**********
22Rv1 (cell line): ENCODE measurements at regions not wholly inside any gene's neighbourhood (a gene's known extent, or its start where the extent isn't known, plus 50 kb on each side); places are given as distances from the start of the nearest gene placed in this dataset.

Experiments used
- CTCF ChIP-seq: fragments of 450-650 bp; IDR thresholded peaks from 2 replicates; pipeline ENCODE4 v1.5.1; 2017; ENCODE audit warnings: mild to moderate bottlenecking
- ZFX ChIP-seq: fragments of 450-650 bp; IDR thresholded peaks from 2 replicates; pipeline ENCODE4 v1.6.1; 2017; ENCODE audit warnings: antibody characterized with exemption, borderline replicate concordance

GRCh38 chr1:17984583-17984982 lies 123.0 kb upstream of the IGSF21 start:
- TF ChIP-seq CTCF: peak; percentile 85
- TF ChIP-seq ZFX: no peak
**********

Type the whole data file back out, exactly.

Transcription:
22Rv1 (cell line): ENCODE measurements at regions not wholly inside any gene's neighbourhood (a gene's known extent, or its start where the extent isn't known, plus 50 kb on each side); places are given as distances from the start of the nearest gene placed in this dataset.

Experiments used
- CTCF ChIP-seq: fragments of 450-650 bp; IDR thresholded peaks from 2 replicates; pipeline ENCODE4 v1.5.1; 2017; ENCODE audit warnings: mild to moderate bottlenecking
- ZFX ChIP-seq: fragments of 450-650 bp; IDR thresholded peaks from 2 replicates; pipeline ENCODE4 v1.6.1; 2017; ENCODE audit warnings: antibody characterized with exemption, borderline replicate concordance

GRCh38 chr1:17984583-17984982 lies 123.0 kb upstream of the IGSF21 start:
- TF ChIP-seq CTCF: peak; percentile 85
- TF ChIP-seq ZFX: no peak